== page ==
Gartner advises marketers to watch for shifts among those they serve. “They will experience a desire to feel secure and will have greater expectations of brands to offer care and protection at exactly the time when your company will be most challenged to meet those needs,” the report states.
Mere platitudes won’t impress people in that state of mind, Gartner warns. They want something more tangible.
“Carefully weigh safeguarding your short-term interests in the midst of an epidemic-propelled business slowdown versus the value to sustain and nurture longer-term customer relationships,” the report states. “Be mindful of where you will and will not be able to satisfy customer expectations in a period when their sensitivities are heightened.”
There are generational differences, such as the extra-cautious trend seen among Millennials in the chart below, based on research by Prosper Business Development. To the degree that a bank or credit union is still segmenting its marketing and to the degree it has been using social media influencers to reach younger consumers, it can bear this in mind.
Faith Adams, Senior Analyst at Forrester, suggests in a blog that this isn’t the time for surveys, even though people may seem like a captive audience at home. Pay closer attention to what consumers are saying in emails, calls and other direct communications, as well as on social media, she advises.
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Beware of Quickly Shifting Attitudes to Avoid Flat Notes
Financial institutions will have to be careful what they choose to communicate, how they communicate it, and how quickly they can change their messaging if the need arises.
“Optics” will be very fluid depending on the news of the day for some time. Aite makes the point that already the “tone” involved in various banking channels and payment systems can be a two-edged sword.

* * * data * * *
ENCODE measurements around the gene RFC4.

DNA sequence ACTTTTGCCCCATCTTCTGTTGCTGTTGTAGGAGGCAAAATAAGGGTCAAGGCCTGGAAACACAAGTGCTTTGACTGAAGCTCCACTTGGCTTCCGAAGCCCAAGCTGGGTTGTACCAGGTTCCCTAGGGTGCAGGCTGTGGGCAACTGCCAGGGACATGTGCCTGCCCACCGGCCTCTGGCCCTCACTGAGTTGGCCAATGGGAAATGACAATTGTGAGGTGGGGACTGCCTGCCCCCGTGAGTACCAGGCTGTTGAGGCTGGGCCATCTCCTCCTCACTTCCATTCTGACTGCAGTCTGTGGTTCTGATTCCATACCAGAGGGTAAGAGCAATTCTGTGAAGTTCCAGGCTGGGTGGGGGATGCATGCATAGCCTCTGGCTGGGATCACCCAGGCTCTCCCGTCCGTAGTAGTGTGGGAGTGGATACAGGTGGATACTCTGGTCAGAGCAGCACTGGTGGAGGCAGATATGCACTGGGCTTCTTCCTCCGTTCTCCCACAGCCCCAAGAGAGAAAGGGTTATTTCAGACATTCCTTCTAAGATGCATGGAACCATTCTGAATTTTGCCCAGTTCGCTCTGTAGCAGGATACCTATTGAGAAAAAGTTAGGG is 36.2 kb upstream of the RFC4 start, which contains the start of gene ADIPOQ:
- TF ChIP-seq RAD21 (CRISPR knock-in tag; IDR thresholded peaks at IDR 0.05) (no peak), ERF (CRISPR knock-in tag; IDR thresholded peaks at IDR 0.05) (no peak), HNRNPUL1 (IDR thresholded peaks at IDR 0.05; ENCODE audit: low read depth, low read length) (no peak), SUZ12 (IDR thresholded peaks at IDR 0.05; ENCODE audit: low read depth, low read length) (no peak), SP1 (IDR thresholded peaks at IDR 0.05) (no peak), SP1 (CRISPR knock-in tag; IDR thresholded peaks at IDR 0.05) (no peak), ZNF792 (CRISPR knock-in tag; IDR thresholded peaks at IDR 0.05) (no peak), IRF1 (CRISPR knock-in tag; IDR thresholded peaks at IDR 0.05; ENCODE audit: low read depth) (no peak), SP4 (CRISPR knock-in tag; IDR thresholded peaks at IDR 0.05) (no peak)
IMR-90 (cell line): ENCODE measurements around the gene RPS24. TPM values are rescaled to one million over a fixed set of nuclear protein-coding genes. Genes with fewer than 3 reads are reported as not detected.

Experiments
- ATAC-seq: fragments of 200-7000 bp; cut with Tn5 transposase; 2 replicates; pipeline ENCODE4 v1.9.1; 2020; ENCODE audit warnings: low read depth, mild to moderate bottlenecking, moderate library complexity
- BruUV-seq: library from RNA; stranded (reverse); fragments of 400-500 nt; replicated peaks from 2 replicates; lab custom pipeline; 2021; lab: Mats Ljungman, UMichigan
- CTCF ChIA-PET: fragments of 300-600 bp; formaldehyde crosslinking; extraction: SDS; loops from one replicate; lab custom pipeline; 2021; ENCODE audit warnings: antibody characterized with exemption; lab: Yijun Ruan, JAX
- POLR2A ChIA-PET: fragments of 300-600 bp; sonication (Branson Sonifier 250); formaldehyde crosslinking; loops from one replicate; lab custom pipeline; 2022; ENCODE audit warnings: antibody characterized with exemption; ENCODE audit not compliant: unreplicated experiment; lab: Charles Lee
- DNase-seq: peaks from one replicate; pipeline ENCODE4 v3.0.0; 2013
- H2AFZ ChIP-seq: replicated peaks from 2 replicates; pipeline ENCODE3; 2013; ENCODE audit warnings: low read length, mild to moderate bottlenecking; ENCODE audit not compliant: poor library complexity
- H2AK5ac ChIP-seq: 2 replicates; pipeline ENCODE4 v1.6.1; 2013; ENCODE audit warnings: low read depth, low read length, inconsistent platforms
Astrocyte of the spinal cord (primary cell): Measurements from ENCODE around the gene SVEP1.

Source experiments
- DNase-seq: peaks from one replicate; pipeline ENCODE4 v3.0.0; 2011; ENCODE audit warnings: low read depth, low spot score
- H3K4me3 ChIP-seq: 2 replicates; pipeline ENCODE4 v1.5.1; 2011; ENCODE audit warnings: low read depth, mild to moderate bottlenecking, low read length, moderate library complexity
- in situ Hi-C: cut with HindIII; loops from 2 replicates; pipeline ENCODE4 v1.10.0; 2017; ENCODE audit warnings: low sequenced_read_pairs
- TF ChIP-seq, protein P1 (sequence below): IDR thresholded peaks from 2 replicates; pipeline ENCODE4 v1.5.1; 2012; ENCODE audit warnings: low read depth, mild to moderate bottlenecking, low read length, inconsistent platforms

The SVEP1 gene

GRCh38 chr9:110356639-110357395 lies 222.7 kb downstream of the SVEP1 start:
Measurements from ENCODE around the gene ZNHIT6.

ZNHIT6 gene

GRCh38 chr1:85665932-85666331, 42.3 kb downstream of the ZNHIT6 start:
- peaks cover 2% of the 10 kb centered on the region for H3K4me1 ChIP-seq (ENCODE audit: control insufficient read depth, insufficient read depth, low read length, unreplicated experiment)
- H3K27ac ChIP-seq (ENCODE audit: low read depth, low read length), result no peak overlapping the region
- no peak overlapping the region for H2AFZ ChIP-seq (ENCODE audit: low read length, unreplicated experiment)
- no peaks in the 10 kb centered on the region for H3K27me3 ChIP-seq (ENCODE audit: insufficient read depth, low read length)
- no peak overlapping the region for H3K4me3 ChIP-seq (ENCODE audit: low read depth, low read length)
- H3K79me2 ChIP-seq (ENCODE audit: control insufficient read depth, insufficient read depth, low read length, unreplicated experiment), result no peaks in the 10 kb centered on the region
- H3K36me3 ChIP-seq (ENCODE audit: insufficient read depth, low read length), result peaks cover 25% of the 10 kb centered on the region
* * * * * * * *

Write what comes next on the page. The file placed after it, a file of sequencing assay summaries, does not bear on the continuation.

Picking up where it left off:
Consider ATMs and making cash available on demand. Some consumers have been withdrawing extra currency to have it on hand, the report notes. On the other hand, “financial institutions should also consider the risk of ‘infected’ ATMs or cash, particularly if used currency is loaded into cartridges.” While some cities had banned requirements that consumers make only cashless purchases, prior to the arrival of coronavirus, since the outbreak some stores have specifically been requesting that consumers not use cash.
The debate over this has continued on social media, with some anti-cashless commenters complaining that cashless advocates are exploiting the health crisis.
Yet to not make cash readily available may not suit certain consumers either, where they are dealing with merchants, landlords or others who will not or cannot accept payment cards or mobile wallets. One New York City suburb apartment dweller complained that she had to search for an open ATM with cash in order to pay rent.
The Aite report suggests that coronavirus worries will lead many institutions to promote digital channels such as mobile wallets for using debit and credit cards without the risk of manual contact. However, before pushing digital solutions, institutions should be clear that what they are promoting is doable. We tried this and found the reality is that many retailers are still not able to accept payments from mobile wallets, and the wallet setup experience is not always flawless.
That’s another role for financial marketers today. People need guidance to take advantage of contactless commerce. Give it to them.